The mission of PASSHE is to provide the highest quality education at the lowest possible cost to students. The problems that we face in higher education in this country are perhaps broader than just what we are facing here, but if tuition costs are not going down and quality continues to get lowered something about the system is broken. We have less direct say in these larger problems, but we can be advocates for the quality of education you receive as a student. Thus, I felt it was important for students to know that your faculty do care about you. We don’t see you as a customer or a dollar sign. We see ourselves as people who play a role in your future, and thus the future of the region, the state, and the nation, and we feel the quality of education you get is important. We are tired of decisions being made about teaching dictated from a group of people who haven’t spent any time in the classroom. If you are concerned about the strike, you and your family need to send an e-mail to the university president at the university you attend. You need to contact Chancellor Frank Brogan (Chancellor@passhe.edu). You need to write your local state congress representatives. We faculty, still hold hope that a strike will not be necessary, and if it happens a strike is no holiday to us. I’ll be just off the California University of Pennsylvania campus, on the picket line, every day, hoping sooner than later, I will get to walk back on the campus and give students the quality education they deserve. You may not agree with our taking a stand on these issues, and that’s okay, but I hope you can respect my right to see this as important, and I hope that you all will take a stand for whatever you truly care about in your futures as well.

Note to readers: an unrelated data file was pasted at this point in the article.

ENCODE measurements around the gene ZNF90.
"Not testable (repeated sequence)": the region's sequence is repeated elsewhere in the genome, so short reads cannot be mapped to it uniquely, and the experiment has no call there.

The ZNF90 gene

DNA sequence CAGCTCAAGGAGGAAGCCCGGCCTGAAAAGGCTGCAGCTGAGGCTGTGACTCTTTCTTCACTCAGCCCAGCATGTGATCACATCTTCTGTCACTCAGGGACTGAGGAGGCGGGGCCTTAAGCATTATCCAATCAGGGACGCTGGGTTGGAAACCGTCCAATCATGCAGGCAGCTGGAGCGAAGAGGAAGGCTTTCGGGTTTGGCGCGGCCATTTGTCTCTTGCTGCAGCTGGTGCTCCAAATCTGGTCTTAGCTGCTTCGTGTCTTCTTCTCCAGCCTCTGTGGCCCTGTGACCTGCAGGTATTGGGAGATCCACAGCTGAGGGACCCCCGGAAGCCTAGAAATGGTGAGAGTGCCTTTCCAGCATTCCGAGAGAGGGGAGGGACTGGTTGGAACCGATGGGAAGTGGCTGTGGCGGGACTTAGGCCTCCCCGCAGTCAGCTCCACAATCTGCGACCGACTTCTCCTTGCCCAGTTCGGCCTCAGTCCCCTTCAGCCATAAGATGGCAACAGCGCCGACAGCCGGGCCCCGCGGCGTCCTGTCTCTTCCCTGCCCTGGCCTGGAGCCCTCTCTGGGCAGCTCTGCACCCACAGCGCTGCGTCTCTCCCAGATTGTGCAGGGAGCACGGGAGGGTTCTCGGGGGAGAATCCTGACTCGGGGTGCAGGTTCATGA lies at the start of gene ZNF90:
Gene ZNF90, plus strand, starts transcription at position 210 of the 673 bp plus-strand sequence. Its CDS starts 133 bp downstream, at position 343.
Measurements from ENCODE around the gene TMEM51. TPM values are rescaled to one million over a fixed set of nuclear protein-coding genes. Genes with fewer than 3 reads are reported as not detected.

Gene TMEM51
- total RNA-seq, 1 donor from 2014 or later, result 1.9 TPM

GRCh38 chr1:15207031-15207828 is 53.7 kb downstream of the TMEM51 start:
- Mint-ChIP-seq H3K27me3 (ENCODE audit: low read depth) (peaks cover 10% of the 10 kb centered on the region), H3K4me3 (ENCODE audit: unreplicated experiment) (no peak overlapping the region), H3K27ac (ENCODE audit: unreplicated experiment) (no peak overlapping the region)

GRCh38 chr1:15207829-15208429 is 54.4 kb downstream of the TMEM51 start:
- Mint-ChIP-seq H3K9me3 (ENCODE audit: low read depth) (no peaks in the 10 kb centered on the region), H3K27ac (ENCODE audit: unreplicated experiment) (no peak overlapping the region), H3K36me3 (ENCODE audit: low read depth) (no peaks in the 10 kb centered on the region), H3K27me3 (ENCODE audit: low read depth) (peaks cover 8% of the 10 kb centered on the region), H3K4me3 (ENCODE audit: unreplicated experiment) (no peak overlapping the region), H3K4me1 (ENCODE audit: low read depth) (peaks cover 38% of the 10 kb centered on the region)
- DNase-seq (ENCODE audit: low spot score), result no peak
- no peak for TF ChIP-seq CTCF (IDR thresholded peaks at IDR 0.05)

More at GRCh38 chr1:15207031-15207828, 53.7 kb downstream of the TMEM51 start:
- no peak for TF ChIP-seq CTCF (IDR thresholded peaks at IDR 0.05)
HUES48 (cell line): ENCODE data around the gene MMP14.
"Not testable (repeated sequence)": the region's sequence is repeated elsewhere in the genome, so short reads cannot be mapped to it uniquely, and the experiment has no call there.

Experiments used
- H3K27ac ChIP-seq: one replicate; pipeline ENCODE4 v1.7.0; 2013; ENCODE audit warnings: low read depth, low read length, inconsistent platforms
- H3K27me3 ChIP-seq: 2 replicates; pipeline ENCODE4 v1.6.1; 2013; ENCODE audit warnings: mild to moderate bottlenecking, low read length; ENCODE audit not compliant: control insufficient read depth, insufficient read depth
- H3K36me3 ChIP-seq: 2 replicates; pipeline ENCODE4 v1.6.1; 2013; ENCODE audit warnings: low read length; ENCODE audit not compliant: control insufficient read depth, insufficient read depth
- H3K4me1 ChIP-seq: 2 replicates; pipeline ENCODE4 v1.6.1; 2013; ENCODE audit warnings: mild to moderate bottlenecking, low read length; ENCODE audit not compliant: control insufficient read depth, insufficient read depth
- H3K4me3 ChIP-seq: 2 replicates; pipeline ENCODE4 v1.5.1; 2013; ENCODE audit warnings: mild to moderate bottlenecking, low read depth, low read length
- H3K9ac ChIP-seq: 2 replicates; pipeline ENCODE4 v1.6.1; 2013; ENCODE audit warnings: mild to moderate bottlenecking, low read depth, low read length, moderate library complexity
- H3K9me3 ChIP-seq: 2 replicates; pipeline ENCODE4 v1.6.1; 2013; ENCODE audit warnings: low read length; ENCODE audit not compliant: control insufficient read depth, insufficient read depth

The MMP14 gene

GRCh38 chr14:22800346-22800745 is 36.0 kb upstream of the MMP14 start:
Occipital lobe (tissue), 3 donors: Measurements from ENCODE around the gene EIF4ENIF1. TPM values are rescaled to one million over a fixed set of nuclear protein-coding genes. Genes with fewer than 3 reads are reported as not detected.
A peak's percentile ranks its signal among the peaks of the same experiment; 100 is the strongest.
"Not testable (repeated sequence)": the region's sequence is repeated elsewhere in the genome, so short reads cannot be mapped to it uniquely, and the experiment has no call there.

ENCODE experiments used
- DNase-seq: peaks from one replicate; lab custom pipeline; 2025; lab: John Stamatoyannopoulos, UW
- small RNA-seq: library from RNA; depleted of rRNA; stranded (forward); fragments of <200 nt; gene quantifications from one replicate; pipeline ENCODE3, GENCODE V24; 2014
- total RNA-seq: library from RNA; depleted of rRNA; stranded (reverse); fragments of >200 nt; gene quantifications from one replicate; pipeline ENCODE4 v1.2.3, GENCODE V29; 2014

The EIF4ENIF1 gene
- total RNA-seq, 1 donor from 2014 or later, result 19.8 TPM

Department of Earth Science,
California University of Pennsylvania